From the board: On the money

25th January 2018

From the board: On the money

Most people’s idea of retirement is to have less pressure and more time to do all the things that the years of having a working week had got in the way of them doing. For Lauri Chandler, that didn’t mean putting her feet up.

“I had always had the plan to take early retirement,” says Lauri. “At that point, I knew I would not have paid employment but I wanted to volunteer to help at schools or colleges, ideally in sport.”

Just months into retirement after a distinguished career as a chartered accountant, Lauri became the Independent Finance Director on the Volleyball England board in late 2017 and has dived straight into the role to help develop its financial practices.

The funding cuts and financial difficulties the organisation has faced have been well documented. To quote PR and Communications Director, Simon Griffiths from last month’s ‘From the Board’ piece: “Everybody knows that, financially, we’ve had a tough time. We’re just emerging from that now and need to be super prudent with the funds we do have.”

Lauri is playing a key role in that and developing a way of working which will help Volleyball England to be as resourceful as possible with the funds it has.

“We’re clearing up the history and putting in place controls which allow us to always understand our current financial position,” says Lauri. “This process means we can work on financial planning, forecasting and budgeting so we can make decisions about where we want volleyball to go, based on the funds available. We’ve got great support from Sport England; everybody wants Volleyball England to succeed.”

“Compared to the type of accounting I was used to working with in industry, the Volleyball England accounts are not difficult to manage. A key part of my role is to support the Senior Management Team in helping them to get Volleyball England to operate like a business. Volleyball England has a product. Just as my previous employers sold electronic resistors to customers, David is an example of someone who is buying the product of the sport of volleyball.”

David is one of Lauri’s two sons and the reason Lauri has found her way into the volleyball community and her role on the board. Lauri is a self-confessed sports fanatic. She played hockey, and she and her husband are Manchester United season ticket holders and have run sports teams where they live in the North East. Naturally, sport plays a big part in their family life and they support both their sons in taking part in any sport they wish to pursue. Seventeen-year-old David just happened to fall in love with volleyball.

“I have zero background in volleyball,” explains Lauri, “I didn’t even get to try it at school or anything. David got into volleyball and joined Newburn Volleyball Club. He then progressed to play for Sunderland Predators who play in the National Volleyball League, Men’s Division 2 North. If our boys do sport that involves us watching, if they want us to, of course. Nigel and I go along to watch and although we’re not experts on all the rules, we sit in the stands and support.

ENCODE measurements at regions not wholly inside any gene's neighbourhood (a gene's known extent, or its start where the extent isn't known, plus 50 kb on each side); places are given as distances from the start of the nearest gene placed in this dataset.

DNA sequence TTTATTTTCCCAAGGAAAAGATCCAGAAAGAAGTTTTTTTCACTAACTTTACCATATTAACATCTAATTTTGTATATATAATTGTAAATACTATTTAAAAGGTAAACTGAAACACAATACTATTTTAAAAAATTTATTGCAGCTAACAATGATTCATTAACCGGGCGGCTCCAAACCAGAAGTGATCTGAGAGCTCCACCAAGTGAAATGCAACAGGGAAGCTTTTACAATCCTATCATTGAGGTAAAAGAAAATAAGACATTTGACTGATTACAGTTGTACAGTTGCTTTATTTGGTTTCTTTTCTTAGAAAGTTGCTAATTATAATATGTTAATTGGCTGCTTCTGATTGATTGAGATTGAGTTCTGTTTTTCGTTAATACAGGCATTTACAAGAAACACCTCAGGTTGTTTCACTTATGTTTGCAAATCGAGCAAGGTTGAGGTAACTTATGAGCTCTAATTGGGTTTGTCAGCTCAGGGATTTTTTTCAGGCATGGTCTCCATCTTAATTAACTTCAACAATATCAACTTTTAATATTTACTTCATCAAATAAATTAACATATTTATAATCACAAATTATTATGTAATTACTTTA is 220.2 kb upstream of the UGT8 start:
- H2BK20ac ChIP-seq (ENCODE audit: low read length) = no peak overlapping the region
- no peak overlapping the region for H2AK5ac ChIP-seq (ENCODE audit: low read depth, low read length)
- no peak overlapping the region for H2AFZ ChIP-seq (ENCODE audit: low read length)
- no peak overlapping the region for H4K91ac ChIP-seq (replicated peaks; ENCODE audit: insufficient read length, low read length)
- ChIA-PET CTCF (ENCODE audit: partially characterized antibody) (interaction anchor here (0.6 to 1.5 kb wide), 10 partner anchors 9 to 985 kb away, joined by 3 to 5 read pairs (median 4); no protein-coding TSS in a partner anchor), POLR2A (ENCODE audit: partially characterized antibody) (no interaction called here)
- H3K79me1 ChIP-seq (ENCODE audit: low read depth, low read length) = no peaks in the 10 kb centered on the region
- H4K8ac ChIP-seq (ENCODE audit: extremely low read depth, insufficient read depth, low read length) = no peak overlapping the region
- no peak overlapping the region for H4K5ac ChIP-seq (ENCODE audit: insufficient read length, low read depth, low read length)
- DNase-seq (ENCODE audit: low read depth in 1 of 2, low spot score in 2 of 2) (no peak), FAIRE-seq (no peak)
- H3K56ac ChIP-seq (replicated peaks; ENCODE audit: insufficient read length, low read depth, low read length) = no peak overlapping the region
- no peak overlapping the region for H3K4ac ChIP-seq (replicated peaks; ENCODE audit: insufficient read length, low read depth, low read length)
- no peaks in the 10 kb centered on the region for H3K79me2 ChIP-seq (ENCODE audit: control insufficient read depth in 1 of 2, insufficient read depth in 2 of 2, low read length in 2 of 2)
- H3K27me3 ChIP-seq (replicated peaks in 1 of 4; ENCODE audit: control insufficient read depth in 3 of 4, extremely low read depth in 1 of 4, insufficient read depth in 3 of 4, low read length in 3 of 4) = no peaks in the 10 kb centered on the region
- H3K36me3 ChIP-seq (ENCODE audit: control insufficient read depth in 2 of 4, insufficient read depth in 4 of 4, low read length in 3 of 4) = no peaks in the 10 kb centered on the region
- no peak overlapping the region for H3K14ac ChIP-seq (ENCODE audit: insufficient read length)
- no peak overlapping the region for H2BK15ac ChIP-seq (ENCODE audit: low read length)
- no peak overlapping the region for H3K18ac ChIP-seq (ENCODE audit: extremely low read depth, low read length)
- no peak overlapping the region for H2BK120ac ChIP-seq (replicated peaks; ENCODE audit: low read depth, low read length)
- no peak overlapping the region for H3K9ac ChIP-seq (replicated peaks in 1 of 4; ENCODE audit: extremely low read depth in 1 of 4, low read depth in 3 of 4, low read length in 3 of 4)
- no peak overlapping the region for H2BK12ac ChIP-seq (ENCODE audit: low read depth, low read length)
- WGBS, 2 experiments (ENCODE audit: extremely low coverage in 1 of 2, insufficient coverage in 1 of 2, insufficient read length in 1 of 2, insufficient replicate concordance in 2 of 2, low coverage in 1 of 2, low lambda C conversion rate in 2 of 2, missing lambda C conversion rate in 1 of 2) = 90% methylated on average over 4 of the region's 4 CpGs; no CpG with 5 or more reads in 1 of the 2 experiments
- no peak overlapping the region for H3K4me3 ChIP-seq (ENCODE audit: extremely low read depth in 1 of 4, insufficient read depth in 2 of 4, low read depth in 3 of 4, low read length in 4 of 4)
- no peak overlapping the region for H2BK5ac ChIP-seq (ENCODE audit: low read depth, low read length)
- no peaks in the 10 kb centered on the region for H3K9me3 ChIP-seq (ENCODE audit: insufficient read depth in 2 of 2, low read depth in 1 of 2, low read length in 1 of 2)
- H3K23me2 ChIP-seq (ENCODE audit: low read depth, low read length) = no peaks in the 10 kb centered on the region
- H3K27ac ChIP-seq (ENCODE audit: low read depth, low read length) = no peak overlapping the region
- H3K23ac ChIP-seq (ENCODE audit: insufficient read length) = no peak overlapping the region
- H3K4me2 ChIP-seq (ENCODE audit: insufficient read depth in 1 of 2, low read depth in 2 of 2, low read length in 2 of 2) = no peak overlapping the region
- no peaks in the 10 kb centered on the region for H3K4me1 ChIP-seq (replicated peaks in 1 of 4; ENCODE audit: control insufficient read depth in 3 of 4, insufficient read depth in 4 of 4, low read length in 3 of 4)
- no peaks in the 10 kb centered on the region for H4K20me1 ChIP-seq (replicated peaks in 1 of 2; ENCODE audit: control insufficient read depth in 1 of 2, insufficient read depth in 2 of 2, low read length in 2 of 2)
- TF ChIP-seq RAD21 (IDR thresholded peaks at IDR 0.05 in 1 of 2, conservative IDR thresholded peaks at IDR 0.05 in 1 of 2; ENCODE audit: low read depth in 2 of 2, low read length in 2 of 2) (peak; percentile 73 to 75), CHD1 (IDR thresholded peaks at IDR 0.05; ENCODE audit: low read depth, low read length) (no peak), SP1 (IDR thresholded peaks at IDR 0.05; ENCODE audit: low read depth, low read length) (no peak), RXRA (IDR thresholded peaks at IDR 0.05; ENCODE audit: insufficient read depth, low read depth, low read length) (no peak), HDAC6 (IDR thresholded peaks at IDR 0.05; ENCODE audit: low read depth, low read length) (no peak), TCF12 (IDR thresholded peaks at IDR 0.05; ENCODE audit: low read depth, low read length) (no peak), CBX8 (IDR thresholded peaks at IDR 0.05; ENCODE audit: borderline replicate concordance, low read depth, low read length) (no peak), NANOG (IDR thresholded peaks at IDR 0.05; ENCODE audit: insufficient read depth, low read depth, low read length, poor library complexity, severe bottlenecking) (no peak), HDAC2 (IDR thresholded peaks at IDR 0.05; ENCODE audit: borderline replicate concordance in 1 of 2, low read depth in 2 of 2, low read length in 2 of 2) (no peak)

“The club knew about Nigel and my experience of running football teams and asked us to get involved helping organise transport and accommodation for the Inter Regionals, and we’ve been doing that three years now.

David is a talented player and part of the England Futures Programme. As David became part of the junior programme, his mother was encouraged to sign up to the Pool of Experts, an initiative which sees people sign up to volunteer their skills to help Volleyball England with a range of projects.

“I signed up to the Pool of Experts and ticked all the boxes about my skills including finance, governance, and strategic planning,” says Lauri. “I didn’t hear anything for a while. At a similar time, I applied for a volunteer role as a Financial Director for the Northumberland Football Association. I had just accepted the role, when Chief Executive Officer of Volleyball England, Janet Inman, called me to ask if I would be interested in putting myself forward for Finance Director role on the board.

“I had to speak to the Northumberland FA to check they were happy with me taking on a second role. That role takes no more than a day a week, and they thought it was a great idea; that it was good to cross-pollinate across sports.”

The Pool of Experts initiative has proved successful in finding people with the desire and a whole range of different skills to help with volleyball projects. The campaign is ongoing and people can sign up at any time. It is not just Lauri’s expertise she listed on her Pool of Experts survey that Lauri will bring to the board though. She cares about volleyball and developing opportunities for everyone involved in the sport.    

“Whatever volunteer roles I took on, I had to be passionate about them - that meant sport,” says Lauri. “I won’t be afraid to give my opinion on volleyball in board meetings. In particular, I can bring the parents’ view to the table.”

Lauri is following in the footsteps of the many volunteers who are retired and give their time to help volleyball, in a huge range of roles from helping at their local club and volunteering at events, to being part of Volleyball England working groups and regional associations.

Retirement is about having more time to do the things you love to do. Fortunately, that is often great news for volleyball.

From the board: On the money